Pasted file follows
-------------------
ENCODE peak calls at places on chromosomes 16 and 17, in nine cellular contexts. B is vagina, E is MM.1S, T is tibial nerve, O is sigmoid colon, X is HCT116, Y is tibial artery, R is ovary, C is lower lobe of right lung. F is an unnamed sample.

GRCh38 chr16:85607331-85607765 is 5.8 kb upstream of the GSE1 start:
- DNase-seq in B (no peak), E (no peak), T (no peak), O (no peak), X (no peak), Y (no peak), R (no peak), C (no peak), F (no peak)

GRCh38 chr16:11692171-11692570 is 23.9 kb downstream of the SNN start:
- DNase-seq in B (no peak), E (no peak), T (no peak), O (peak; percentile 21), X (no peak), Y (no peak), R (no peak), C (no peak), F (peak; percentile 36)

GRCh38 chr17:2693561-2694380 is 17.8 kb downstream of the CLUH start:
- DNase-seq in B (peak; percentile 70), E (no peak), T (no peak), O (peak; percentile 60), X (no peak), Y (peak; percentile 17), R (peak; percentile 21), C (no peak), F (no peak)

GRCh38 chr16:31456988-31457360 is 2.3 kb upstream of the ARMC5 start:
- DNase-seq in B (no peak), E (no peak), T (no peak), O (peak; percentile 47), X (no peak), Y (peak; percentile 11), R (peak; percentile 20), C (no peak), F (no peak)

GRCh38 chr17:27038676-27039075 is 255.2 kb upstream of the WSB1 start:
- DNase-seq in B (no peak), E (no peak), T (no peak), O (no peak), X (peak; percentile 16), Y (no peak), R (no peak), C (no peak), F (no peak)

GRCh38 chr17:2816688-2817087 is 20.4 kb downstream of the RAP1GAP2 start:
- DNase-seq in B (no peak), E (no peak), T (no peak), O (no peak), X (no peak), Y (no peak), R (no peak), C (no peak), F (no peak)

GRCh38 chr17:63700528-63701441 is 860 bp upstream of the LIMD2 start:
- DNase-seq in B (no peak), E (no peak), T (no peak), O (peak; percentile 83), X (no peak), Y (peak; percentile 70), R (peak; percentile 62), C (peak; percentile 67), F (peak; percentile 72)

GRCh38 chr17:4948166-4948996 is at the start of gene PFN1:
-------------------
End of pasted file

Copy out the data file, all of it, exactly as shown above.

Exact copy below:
ENCODE peak calls at places on chromosomes 16 and 17, in nine cellular contexts. B is vagina, E is MM.1S, T is tibial nerve, O is sigmoid colon, X is HCT116, Y is tibial artery, R is ovary, C is lower lobe of right lung. F is an unnamed sample.

GRCh38 chr16:85607331-85607765 is 5.8 kb upstream of the GSE1 start:
- DNase-seq in B (no peak), E (no peak), T (no peak), O (no peak), X (no peak), Y (no peak), R (no peak), C (no peak), F (no peak)

GRCh38 chr16:11692171-11692570 is 23.9 kb downstream of the SNN start:
- DNase-seq in B (no peak), E (no peak), T (no peak), O (peak; percentile 21), X (no peak), Y (no peak), R (no peak), C (no peak), F (peak; percentile 36)

GRCh38 chr17:2693561-2694380 is 17.8 kb downstream of the CLUH start:
- DNase-seq in B (peak; percentile 70), E (no peak), T (no peak), O (peak; percentile 60), X (no peak), Y (peak; percentile 17), R (peak; percentile 21), C (no peak), F (no peak)

GRCh38 chr16:31456988-31457360 is 2.3 kb upstream of the ARMC5 start:
- DNase-seq in B (no peak), E (no peak), T (no peak), O (peak; percentile 47), X (no peak), Y (peak; percentile 11), R (peak; percentile 20), C (no peak), F (no peak)

GRCh38 chr17:27038676-27039075 is 255.2 kb upstream of the WSB1 start:
- DNase-seq in B (no peak), E (no peak), T (no peak), O (no peak), X (peak; percentile 16), Y (no peak), R (no peak), C (no peak), F (no peak)

GRCh38 chr17:2816688-2817087 is 20.4 kb downstream of the RAP1GAP2 start:
- DNase-seq in B (no peak), E (no peak), T (no peak), O (no peak), X (no peak), Y (no peak), R (no peak), C (no peak), F (no peak)

GRCh38 chr17:63700528-63701441 is 860 bp upstream of the LIMD2 start:
- DNase-seq in B (no peak), E (no peak), T (no peak), O (peak; percentile 83), X (no peak), Y (peak; percentile 70), R (peak; percentile 62), C (peak; percentile 67), F (peak; percentile 72)

GRCh38 chr17:4948166-4948996 is at the start of gene PFN1: